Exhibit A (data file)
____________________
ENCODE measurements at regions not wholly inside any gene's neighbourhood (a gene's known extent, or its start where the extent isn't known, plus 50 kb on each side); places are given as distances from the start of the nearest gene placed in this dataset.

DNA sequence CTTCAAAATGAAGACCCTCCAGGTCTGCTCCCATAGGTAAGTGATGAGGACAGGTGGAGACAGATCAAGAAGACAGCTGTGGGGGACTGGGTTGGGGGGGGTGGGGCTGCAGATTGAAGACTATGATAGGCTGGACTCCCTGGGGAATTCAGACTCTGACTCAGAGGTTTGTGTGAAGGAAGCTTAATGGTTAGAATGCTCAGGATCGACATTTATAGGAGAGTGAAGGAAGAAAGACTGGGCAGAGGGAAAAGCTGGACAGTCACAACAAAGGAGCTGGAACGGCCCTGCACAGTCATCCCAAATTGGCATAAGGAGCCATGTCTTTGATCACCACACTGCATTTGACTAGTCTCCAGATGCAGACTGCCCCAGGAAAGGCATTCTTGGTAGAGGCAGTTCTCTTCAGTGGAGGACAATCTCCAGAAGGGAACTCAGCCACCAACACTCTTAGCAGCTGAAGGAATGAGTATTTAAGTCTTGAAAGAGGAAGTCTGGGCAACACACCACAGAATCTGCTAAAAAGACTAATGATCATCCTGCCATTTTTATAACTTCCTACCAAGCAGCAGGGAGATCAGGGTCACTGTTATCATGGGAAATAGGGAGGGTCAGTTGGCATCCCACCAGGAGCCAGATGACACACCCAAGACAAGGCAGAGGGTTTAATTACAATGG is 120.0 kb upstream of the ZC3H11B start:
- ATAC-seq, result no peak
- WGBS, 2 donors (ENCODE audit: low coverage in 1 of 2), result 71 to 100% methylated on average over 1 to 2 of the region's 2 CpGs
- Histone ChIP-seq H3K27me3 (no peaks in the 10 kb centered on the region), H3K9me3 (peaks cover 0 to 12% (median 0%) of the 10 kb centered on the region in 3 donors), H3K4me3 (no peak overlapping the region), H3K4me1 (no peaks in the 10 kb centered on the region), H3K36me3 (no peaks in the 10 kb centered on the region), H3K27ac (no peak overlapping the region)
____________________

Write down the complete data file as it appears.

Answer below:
ENCODE measurements at regions not wholly inside any gene's neighbourhood (a gene's known extent, or its start where the extent isn't known, plus 50 kb on each side); places are given as distances from the start of the nearest gene placed in this dataset.

DNA sequence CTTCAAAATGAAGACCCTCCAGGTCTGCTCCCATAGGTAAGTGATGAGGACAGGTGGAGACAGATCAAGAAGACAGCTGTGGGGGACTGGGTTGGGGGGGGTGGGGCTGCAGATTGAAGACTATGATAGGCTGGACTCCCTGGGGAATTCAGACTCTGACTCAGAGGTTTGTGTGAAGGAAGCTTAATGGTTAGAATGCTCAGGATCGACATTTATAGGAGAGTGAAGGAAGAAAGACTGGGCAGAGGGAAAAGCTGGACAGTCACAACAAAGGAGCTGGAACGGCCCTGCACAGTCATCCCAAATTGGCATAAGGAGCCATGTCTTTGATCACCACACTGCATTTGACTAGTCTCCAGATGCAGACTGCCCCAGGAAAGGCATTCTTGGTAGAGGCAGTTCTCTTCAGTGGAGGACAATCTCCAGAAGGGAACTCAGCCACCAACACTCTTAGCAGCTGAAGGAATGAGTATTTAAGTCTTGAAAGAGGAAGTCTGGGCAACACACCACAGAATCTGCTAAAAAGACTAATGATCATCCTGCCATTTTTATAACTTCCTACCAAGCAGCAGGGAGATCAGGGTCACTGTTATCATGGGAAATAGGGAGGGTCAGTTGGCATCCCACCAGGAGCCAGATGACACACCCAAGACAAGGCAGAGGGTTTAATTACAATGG is 120.0 kb upstream of the ZC3H11B start:
- ATAC-seq, result no peak
- WGBS, 2 donors (ENCODE audit: low coverage in 1 of 2), result 71 to 100% methylated on average over 1 to 2 of the region's 2 CpGs
- Histone ChIP-seq H3K27me3 (no peaks in the 10 kb centered on the region), H3K9me3 (peaks cover 0 to 12% (median 0%) of the 10 kb centered on the region in 3 donors), H3K4me3 (no peak overlapping the region), H3K4me1 (no peaks in the 10 kb centered on the region), H3K36me3 (no peaks in the 10 kb centered on the region), H3K27ac (no peak overlapping the region)